Use Exercise as Medicine, and See How This Free Therapy Works as Well as Most Medications
You can significantly reduce your risk of cardiovascular disease, including your cholesterol level and blood pressure, by making small lifestyle changes, according to experts at National Jewish Health in Denver. Cardiovascular disease is the number one cause of death and disability in the United States. Each year, heart disease kills more Americans than cancer.
National Jewish Health Cardiologist Andrew Freeman, MD, offers these tips to help you improve your heart health:
Breaking free from smoking is the single most important lifestyle change you can make to reduce your risk of heart attack, stroke and lung cancer. In addition, food will taste better, and you will feel better.
Watch Your Salt
Did you know most Americans get enough salt by the time they are done with breakfast? Eating no more than 2000 mg of sodium each day can help decrease blood pressure. Two slices of bread have up to 500 mg, and one bowl of most breakfast cereals has 600 mg of sodium. The latest guidelines recommend no more than 1500 mg of salt each day for many folks with high blood pressure and other diagnoses. Controlling your salt intake will help keep your blood pressure down.
Extra Steps Add Up
Quit circling the parking lot looking for that spot close to the door. Park farther away, and take the extra steps. Take the stairs rather than the elevator. If you can’t make it all the way to the floor you need, do as many flights as you can before jumping on the elevator. Aim for 10,000 steps a day.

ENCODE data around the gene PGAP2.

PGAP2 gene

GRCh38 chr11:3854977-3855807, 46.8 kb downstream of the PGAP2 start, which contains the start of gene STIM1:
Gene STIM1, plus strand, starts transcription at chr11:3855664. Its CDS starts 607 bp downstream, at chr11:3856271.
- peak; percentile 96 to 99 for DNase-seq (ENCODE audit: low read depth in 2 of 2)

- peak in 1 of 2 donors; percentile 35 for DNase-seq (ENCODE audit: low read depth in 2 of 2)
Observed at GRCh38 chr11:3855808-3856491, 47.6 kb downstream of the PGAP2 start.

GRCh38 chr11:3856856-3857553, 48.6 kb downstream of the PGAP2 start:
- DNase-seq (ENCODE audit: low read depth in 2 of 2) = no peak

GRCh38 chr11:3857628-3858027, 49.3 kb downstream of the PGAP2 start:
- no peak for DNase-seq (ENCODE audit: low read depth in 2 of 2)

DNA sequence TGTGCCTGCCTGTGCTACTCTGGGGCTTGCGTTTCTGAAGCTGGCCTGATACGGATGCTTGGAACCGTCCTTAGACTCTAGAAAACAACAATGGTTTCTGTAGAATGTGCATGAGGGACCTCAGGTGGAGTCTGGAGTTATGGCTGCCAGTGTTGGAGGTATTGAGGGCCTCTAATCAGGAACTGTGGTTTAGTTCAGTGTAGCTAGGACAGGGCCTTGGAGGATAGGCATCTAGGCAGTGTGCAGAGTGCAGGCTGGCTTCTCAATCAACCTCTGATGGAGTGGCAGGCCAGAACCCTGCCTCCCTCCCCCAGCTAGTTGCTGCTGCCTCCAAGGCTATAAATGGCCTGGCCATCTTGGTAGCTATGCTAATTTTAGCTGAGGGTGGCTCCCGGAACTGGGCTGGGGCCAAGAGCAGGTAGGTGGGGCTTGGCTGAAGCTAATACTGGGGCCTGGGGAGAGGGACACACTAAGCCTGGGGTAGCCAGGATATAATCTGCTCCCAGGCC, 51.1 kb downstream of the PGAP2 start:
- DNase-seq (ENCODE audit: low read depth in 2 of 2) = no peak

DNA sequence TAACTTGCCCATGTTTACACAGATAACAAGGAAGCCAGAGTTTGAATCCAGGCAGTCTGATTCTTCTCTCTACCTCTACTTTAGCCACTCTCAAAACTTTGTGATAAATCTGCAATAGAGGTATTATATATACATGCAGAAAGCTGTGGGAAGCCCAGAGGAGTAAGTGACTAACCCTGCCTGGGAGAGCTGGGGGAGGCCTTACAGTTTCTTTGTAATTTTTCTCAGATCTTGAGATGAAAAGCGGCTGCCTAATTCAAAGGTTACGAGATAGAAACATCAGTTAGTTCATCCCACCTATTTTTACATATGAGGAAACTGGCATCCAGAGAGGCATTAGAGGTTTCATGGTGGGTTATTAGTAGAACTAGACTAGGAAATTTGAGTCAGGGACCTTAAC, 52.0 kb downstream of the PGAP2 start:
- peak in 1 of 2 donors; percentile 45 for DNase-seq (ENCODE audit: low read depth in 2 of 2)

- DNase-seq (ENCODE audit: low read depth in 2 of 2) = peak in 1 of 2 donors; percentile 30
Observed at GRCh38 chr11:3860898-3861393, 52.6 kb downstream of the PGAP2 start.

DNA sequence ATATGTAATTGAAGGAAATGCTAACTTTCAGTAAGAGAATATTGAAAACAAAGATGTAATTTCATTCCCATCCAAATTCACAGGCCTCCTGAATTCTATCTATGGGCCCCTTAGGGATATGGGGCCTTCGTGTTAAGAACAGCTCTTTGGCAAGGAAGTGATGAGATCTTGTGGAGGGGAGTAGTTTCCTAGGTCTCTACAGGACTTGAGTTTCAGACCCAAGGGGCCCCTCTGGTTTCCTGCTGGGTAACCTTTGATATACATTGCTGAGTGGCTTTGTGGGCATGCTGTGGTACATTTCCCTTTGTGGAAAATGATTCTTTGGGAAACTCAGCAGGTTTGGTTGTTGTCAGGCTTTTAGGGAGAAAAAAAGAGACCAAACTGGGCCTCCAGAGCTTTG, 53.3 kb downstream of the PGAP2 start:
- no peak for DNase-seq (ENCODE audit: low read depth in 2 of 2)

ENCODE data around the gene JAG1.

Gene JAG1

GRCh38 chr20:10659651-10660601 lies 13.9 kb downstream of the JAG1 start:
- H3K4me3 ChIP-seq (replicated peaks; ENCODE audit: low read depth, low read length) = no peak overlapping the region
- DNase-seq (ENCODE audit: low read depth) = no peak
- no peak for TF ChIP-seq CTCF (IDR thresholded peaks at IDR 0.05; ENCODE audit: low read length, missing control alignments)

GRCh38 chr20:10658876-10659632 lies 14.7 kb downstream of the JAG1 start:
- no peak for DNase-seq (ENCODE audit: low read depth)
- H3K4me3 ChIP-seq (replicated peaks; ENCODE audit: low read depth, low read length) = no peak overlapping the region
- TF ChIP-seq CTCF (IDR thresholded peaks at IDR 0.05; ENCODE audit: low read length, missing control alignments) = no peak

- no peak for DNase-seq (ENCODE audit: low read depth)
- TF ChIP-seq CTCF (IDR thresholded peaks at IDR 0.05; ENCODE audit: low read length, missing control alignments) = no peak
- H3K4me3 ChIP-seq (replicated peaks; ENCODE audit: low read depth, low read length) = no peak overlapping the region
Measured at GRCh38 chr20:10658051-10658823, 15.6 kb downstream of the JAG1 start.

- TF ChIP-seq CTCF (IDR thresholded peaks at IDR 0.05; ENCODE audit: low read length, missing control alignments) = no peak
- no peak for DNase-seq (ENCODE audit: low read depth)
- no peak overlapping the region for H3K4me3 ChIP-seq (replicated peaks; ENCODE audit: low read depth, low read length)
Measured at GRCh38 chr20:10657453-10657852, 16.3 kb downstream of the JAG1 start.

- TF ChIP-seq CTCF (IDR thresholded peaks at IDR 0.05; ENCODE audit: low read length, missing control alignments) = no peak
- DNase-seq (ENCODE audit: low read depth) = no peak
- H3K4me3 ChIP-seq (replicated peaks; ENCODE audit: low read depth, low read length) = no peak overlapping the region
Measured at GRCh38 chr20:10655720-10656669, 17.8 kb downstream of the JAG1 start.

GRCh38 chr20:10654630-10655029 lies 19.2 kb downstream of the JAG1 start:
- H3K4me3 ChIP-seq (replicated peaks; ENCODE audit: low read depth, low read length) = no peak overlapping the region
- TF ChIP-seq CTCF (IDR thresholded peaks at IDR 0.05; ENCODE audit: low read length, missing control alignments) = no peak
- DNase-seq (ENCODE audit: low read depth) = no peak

Get Your 150
Brisk walking for 150 minutes a week (22 minutes a day for five days) improves heart health. Exercise truly is your best medicine. Exercise has been shown to reduce cardiovascular disease (i.e., heart attack, stroke, hypertension) and also helps with quitting smoking, stress and mood, bone density and cognitive abilities.
Choose The Vegetarian Option
You don’t have to jump straight into a strict vegetarian or vegan diet. Resolve to have a Meatless Monday (or perhaps even more than one day). At lunch, a simple step is to substitute peanut butter and fruit preserves sandwiches for deli meat. Going vegetarian even once a week can improve your cholesterol, blood pressure and salt intake. In light of the latest dietary guidelines and World Health Organization suggestions, eating many more fruits, vegetables and whole grains is not only good for cardiac health, but can also significantly reduce cancer risk! Try some of our healthy recipes.
Time Your Medication
Taking your cholesterol medication at night can help it be more effective. The enzymes in your liver that make cholesterol are most active at night, so taking your medication before bed gives you the highest blood levels at the most important time.
Work on Mindfulness
Yes, the mind-body connection is proven to affect cardiovascular health. Using deep breathing, meditation, mindfulness, prayer or others ways to de-stress. Find ways to connect and help others. Life is stressful, but facing and neutralizing those stressors can do wonders for one’s health.
This information has been approved by Andrew M. Freeman, MD, FACC, FACP (December 2018).